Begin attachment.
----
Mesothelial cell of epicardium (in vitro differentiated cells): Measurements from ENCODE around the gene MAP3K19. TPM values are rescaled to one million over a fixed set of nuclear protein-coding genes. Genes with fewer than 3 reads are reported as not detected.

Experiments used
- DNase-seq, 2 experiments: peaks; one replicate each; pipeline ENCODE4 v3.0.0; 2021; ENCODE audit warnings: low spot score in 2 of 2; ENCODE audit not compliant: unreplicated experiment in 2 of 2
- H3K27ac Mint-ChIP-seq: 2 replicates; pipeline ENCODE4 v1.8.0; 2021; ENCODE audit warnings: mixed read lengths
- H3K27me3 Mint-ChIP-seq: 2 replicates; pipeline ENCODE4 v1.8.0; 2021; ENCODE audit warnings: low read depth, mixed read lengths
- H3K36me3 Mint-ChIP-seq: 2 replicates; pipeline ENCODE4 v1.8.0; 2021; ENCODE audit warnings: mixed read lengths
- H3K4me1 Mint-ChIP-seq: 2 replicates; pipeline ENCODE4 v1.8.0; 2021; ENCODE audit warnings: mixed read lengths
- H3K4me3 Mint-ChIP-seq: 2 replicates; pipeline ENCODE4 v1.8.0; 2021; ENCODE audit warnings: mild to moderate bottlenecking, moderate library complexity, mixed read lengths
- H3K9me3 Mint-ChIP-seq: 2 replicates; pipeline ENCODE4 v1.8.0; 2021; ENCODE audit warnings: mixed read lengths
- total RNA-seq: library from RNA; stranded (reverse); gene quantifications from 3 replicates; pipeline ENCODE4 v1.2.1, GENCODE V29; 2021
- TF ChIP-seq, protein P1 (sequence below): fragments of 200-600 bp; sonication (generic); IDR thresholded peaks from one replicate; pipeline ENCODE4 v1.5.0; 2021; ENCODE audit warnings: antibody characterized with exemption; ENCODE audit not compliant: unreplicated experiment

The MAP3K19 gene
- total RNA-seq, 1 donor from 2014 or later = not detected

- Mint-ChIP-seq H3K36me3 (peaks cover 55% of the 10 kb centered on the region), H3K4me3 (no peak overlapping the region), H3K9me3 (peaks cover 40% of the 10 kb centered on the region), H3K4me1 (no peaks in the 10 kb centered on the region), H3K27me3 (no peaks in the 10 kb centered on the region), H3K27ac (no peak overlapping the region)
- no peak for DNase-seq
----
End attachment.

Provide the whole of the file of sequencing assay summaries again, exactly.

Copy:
Mesothelial cell of epicardium (in vitro differentiated cells): Measurements from ENCODE around the gene MAP3K19. TPM values are rescaled to one million over a fixed set of nuclear protein-coding genes. Genes with fewer than 3 reads are reported as not detected.

Experiments used
- DNase-seq, 2 experiments: peaks; one replicate each; pipeline ENCODE4 v3.0.0; 2021; ENCODE audit warnings: low spot score in 2 of 2; ENCODE audit not compliant: unreplicated experiment in 2 of 2
- H3K27ac Mint-ChIP-seq: 2 replicates; pipeline ENCODE4 v1.8.0; 2021; ENCODE audit warnings: mixed read lengths
- H3K27me3 Mint-ChIP-seq: 2 replicates; pipeline ENCODE4 v1.8.0; 2021; ENCODE audit warnings: low read depth, mixed read lengths
- H3K36me3 Mint-ChIP-seq: 2 replicates; pipeline ENCODE4 v1.8.0; 2021; ENCODE audit warnings: mixed read lengths
- H3K4me1 Mint-ChIP-seq: 2 replicates; pipeline ENCODE4 v1.8.0; 2021; ENCODE audit warnings: mixed read lengths
- H3K4me3 Mint-ChIP-seq: 2 replicates; pipeline ENCODE4 v1.8.0; 2021; ENCODE audit warnings: mild to moderate bottlenecking, moderate library complexity, mixed read lengths
- H3K9me3 Mint-ChIP-seq: 2 replicates; pipeline ENCODE4 v1.8.0; 2021; ENCODE audit warnings: mixed read lengths
- total RNA-seq: library from RNA; stranded (reverse); gene quantifications from 3 replicates; pipeline ENCODE4 v1.2.1, GENCODE V29; 2021
- TF ChIP-seq, protein P1 (sequence below): fragments of 200-600 bp; sonication (generic); IDR thresholded peaks from one replicate; pipeline ENCODE4 v1.5.0; 2021; ENCODE audit warnings: antibody characterized with exemption; ENCODE audit not compliant: unreplicated experiment

The MAP3K19 gene
- total RNA-seq, 1 donor from 2014 or later = not detected

- Mint-ChIP-seq H3K36me3 (peaks cover 55% of the 10 kb centered on the region), H3K4me3 (no peak overlapping the region), H3K9me3 (peaks cover 40% of the 10 kb centered on the region), H3K4me1 (no peaks in the 10 kb centered on the region), H3K27me3 (no peaks in the 10 kb centered on the region), H3K27ac (no peak overlapping the region)
- no peak for DNase-seq